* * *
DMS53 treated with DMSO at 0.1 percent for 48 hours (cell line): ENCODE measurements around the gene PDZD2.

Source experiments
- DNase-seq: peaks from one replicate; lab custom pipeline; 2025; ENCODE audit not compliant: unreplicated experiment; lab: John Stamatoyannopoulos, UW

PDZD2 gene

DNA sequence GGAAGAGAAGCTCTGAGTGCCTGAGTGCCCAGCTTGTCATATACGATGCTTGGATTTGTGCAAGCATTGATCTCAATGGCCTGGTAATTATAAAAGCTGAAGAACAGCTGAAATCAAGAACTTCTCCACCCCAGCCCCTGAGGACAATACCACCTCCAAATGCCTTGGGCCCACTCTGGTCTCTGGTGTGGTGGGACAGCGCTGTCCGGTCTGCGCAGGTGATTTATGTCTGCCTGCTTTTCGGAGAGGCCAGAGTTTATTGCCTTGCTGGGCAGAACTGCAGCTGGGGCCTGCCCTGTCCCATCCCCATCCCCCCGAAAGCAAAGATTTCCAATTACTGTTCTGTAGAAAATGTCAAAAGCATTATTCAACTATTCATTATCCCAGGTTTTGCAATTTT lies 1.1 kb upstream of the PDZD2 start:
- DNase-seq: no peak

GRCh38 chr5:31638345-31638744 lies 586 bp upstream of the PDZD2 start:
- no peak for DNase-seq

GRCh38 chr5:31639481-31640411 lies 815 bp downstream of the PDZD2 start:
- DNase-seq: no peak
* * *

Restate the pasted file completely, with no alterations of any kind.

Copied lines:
DMS53 treated with DMSO at 0.1 percent for 48 hours (cell line): ENCODE measurements around the gene PDZD2.

Source experiments
- DNase-seq: peaks from one replicate; lab custom pipeline; 2025; ENCODE audit not compliant: unreplicated experiment; lab: John Stamatoyannopoulos, UW

PDZD2 gene

DNA sequence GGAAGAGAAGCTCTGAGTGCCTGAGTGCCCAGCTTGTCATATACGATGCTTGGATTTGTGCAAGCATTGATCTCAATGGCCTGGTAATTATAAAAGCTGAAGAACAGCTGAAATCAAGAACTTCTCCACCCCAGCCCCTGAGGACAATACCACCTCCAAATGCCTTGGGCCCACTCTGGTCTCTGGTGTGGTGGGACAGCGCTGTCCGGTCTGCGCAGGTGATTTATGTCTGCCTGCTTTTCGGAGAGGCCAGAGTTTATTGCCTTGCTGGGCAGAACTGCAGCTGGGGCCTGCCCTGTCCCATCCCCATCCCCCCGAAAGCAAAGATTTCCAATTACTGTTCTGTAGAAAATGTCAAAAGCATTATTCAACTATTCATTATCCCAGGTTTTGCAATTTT lies 1.1 kb upstream of the PDZD2 start:
- DNase-seq: no peak

GRCh38 chr5:31638345-31638744 lies 586 bp upstream of the PDZD2 start:
- no peak for DNase-seq

GRCh38 chr5:31639481-31640411 lies 815 bp downstream of the PDZD2 start:
- DNase-seq: no peak